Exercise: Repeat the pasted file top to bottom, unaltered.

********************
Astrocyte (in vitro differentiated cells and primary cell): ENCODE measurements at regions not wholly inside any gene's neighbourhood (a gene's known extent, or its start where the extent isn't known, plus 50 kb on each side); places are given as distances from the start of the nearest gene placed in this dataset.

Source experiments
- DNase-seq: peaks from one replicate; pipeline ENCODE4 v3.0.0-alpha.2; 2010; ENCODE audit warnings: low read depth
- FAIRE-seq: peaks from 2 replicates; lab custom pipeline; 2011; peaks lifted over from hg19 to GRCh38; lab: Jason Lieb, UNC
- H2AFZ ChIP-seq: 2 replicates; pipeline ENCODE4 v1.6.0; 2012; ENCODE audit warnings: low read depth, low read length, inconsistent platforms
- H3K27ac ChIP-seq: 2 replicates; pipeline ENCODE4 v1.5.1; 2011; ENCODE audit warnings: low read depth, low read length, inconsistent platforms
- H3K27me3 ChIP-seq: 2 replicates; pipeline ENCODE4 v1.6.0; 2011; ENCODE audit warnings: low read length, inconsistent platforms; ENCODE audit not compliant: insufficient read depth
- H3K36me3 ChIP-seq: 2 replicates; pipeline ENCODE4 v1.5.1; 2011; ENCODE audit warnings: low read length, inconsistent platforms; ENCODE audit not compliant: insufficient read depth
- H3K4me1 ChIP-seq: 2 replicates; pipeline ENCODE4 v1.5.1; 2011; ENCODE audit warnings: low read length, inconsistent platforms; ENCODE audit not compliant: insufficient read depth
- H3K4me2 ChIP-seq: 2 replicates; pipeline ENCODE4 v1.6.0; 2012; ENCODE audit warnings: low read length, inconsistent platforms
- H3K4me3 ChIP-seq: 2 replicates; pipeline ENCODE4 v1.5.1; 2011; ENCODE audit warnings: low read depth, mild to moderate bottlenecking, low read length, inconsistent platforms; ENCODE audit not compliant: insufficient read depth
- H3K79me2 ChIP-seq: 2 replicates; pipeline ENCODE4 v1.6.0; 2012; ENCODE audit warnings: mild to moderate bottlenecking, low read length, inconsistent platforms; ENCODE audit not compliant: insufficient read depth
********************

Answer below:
Astrocyte (in vitro differentiated cells and primary cell): ENCODE measurements at regions not wholly inside any gene's neighbourhood (a gene's known extent, or its start where the extent isn't known, plus 50 kb on each side); places are given as distances from the start of the nearest gene placed in this dataset.

Source experiments
- DNase-seq: peaks from one replicate; pipeline ENCODE4 v3.0.0-alpha.2; 2010; ENCODE audit warnings: low read depth
- FAIRE-seq: peaks from 2 replicates; lab custom pipeline; 2011; peaks lifted over from hg19 to GRCh38; lab: Jason Lieb, UNC
- H2AFZ ChIP-seq: 2 replicates; pipeline ENCODE4 v1.6.0; 2012; ENCODE audit warnings: low read depth, low read length, inconsistent platforms
- H3K27ac ChIP-seq: 2 replicates; pipeline ENCODE4 v1.5.1; 2011; ENCODE audit warnings: low read depth, low read length, inconsistent platforms
- H3K27me3 ChIP-seq: 2 replicates; pipeline ENCODE4 v1.6.0; 2011; ENCODE audit warnings: low read length, inconsistent platforms; ENCODE audit not compliant: insufficient read depth
- H3K36me3 ChIP-seq: 2 replicates; pipeline ENCODE4 v1.5.1; 2011; ENCODE audit warnings: low read length, inconsistent platforms; ENCODE audit not compliant: insufficient read depth
- H3K4me1 ChIP-seq: 2 replicates; pipeline ENCODE4 v1.5.1; 2011; ENCODE audit warnings: low read length, inconsistent platforms; ENCODE audit not compliant: insufficient read depth
- H3K4me2 ChIP-seq: 2 replicates; pipeline ENCODE4 v1.6.0; 2012; ENCODE audit warnings: low read length, inconsistent platforms
- H3K4me3 ChIP-seq: 2 replicates; pipeline ENCODE4 v1.5.1; 2011; ENCODE audit warnings: low read depth, mild to moderate bottlenecking, low read length, inconsistent platforms; ENCODE audit not compliant: insufficient read depth
- H3K79me2 ChIP-seq: 2 replicates; pipeline ENCODE4 v1.6.0; 2012; ENCODE audit warnings: mild to moderate bottlenecking, low read length, inconsistent platforms; ENCODE audit not compliant: insufficient read depth